Mjolnir – An Open Source Power Cycle Automation service

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Anybody with any experience working with cryptocurrency mining equipment will tell you that at some point the equipment requires attention, typically hanging and needing a simple power cycle. Anybody who tells you otherwise isn’t collecting performance metrics and is lying out of ignorance. It may be innocent, but it’s still wrong. Professionals live in a world where they demand data to provide certainties one way or the other.

While I’ve worked on many small scripts and projects for cryptocurrency mines over the course of the last couple of years, the one that is likely to have the most direct impact on mining performance is the most recent. I call it Mjolnir, not because I’m a Disney Marvel Cinematic nerd, but because I’m a nerd, period.

Mjolnir is a simple performance monitoring and troubleshooting automation script intended for cryptocurrency mines working with Raritan PX series Power Distribution Units (PDUs). If you are running a mine and you aren’t using smart PDUs, you’re doing it wrong, plain and simple. Smart PDUs are networkable and generally allow you to directly interface with readouts and power cycling through a web interface. Raritan’s PDUs have a robust API complete with a full JSON RPC SDK (in this case we are 3.4.0, you may need to update your firmware) for just this kind of development.

If you aren’t fluent with code, I’ve got you covered. Rejoice: I wrote Mjolnir as Open Source Software under the MIT license. It’s free for everybody. It’s well commented with a seperate variables file to make it easy to run.

But back to what it is and what it does for you:
Using Raritan’s RPC, Mjolnir iterates through a series of reserved/static’d IP addresses assigned to your networked smart PDUs. It checks each outlet for a threshold of acceptable current (amperage), and if those outlets have a current draw (greater than 0 amps) and less than an acceptable threshold (hard-coded as less than 1 amp), then the script cycles the outlet with a ten second delay to ensure that the PSU is fully discharged before cycling the outlet back on.


Cycling bad gear infinitely is probably worse than not cycling it at all. Mjolnir uses a local SQLITE database to keep a record of your PDU names/positions and all outlet state reads it performs. Using a timedelta function, it’s able to read the last X number of statuses for a particular outlet within a defined timeframe. If the number of times cycled per the time frame specified is exceeded, it shuts the outlet down and sends a message to a predesignated Slack Channel via a Slackbot API token. So, you can set up a bot to coordinate your repair schedule, informing you or your team when rigs have fallen below your acceptable service level, and they’re already off and ready to be serviced before you arrive. By the time you have to service a unit, you know there is no alternative to physically being there to service it.

Why Raritan?
Raritan has been good to me. My team has had the opportunity to work with Raritan and I like the way they work, but there’s more to it than that. Raritan’s PX3 series is now the standard, but PX2 series pdus have been EOL for a while now. They can be obtained second hand for far cheaper than new PDUs enabling starting cryptocurrency miners to still get their hands on good equipment at a reasonable price. As of writing PX2 series PDUs are fully compatible with the modern firmware, so aside from an upgrade, Mjolnir will work with them just as well as the new models. Whatever your budget is, Mjolnir will make Raritan’s Smart PDUS cost effective over unmanaged PDUs. I imagine other PDUs could perform some level of this functionality or all of it, but I had my hands on Raritans and the SDK made it easy to work with.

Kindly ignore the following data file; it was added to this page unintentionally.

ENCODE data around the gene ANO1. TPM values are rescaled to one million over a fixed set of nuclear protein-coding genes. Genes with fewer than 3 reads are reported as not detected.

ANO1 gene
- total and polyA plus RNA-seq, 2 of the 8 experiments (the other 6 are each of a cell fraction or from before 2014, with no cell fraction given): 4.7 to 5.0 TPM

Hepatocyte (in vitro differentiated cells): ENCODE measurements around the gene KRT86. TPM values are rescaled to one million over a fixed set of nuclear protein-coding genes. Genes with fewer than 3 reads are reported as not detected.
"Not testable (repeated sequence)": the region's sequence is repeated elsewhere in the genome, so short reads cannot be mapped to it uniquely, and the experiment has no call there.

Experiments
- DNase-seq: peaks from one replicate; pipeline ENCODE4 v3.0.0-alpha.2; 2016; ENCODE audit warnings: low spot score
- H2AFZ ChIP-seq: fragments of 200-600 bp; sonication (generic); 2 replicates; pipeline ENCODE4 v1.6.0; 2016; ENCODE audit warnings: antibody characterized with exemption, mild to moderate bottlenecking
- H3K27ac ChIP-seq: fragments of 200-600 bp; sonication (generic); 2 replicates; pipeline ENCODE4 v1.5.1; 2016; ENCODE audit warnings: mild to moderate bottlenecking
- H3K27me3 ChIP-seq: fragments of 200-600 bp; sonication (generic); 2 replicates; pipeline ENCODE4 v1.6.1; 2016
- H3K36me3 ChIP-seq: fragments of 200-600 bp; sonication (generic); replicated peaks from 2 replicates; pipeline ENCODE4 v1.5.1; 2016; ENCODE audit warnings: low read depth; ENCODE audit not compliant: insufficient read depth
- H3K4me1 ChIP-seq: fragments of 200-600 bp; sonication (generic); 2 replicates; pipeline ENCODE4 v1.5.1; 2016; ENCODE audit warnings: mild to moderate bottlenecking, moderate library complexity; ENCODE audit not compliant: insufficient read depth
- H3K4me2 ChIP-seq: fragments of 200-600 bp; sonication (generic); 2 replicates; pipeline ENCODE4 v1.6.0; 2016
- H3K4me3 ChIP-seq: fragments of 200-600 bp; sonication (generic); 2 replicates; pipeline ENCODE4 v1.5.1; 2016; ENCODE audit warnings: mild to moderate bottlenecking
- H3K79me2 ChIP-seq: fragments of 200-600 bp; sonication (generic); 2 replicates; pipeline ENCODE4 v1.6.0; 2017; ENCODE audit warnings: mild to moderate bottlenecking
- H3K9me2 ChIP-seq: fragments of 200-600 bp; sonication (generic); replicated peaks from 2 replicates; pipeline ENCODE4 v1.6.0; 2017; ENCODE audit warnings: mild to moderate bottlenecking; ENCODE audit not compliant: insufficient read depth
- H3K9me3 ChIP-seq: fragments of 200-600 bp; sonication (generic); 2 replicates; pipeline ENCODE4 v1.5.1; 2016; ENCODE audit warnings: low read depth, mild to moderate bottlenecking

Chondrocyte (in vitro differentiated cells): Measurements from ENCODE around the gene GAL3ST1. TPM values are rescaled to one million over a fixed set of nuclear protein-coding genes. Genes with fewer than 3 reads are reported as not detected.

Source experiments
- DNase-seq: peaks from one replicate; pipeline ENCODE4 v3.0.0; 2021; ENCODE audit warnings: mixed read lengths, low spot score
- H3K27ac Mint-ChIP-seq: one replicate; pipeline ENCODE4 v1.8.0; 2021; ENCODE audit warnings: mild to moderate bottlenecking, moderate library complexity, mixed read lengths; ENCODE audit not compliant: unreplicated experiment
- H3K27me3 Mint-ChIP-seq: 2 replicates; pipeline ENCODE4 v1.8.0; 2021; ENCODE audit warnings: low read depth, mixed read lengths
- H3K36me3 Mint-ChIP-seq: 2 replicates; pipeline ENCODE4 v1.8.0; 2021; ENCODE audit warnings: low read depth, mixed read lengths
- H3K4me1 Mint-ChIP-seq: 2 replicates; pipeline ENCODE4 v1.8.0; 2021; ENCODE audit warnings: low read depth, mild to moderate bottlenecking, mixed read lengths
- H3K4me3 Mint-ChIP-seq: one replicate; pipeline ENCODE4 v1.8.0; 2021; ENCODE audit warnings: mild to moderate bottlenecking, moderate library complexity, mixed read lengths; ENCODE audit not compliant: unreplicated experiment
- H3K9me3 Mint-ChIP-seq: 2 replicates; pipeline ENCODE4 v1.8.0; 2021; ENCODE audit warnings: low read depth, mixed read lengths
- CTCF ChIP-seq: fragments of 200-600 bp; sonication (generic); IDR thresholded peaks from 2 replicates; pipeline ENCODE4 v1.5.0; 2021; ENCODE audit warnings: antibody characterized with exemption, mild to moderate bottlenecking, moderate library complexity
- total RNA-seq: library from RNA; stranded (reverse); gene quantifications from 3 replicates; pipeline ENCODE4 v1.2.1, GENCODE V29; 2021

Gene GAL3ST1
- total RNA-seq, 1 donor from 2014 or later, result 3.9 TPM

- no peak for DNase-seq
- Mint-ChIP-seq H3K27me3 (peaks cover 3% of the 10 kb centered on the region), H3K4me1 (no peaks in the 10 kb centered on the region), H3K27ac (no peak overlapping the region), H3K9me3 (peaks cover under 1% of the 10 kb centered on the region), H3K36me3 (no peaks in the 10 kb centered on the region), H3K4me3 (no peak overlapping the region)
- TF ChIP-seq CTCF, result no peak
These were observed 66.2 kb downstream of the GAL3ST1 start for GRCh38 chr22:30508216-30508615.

Show me the numbers

Quantifying numbers are fun when you’re a nerd. They justify why computer and programming are cool.

I tested the deployment of Mjolnir in an environment with around 40 PDUs, and well over 300 ASIC workers and a complement of GPU Rigs. All of this hardware was second hand and needed more love and care than brand new rigs at a second test site.

Initially I estimated that a single human having access to a PDU interface and recording the outlet statistics of each outlet and cycling needed outlets, could perform the task in about 6 minutes per PDU. This is a little on the long side, but assume we’re talking about low skilled humans getting sloppy and bored. Assume they are doing this task over and over every hour of the day. That kind of bored and sloppy.

If we want this task done for 40 PDUs we’re looking at over 4 hours worth of work. But we’re demanding: we want it done in an hour(ish). On top of that, we want it done 24 hours a day, 7 days a week. So we need at least 4 humans, assuming we pay them $15 an hour, that costs us $60 an hour, or $10,080 a week, or $524,160 per year. That’s a conservative estimate for a 1 megawatt facility, and that is the work that Mjolnir does.

In the spirit of free and obtainable software, Mjolnir was tested and deployed in more than one location on a $40 Raspberry Pi. Look at those metrics again and the cost of deployment and let that sink in.

In the first week of operation in the first test site Mjolnir performed 93 automated power cycle operations and isolated 5 units functioning below standard. In a second site with all new hardware Mjolnir performed 18 cycles in three days and located 3 underperforming units within 32 hours of operation. All of this was done with no human intervention.

“Talk is cheap, show me the code”

Get Mjolnir and Smite manual power-cycling.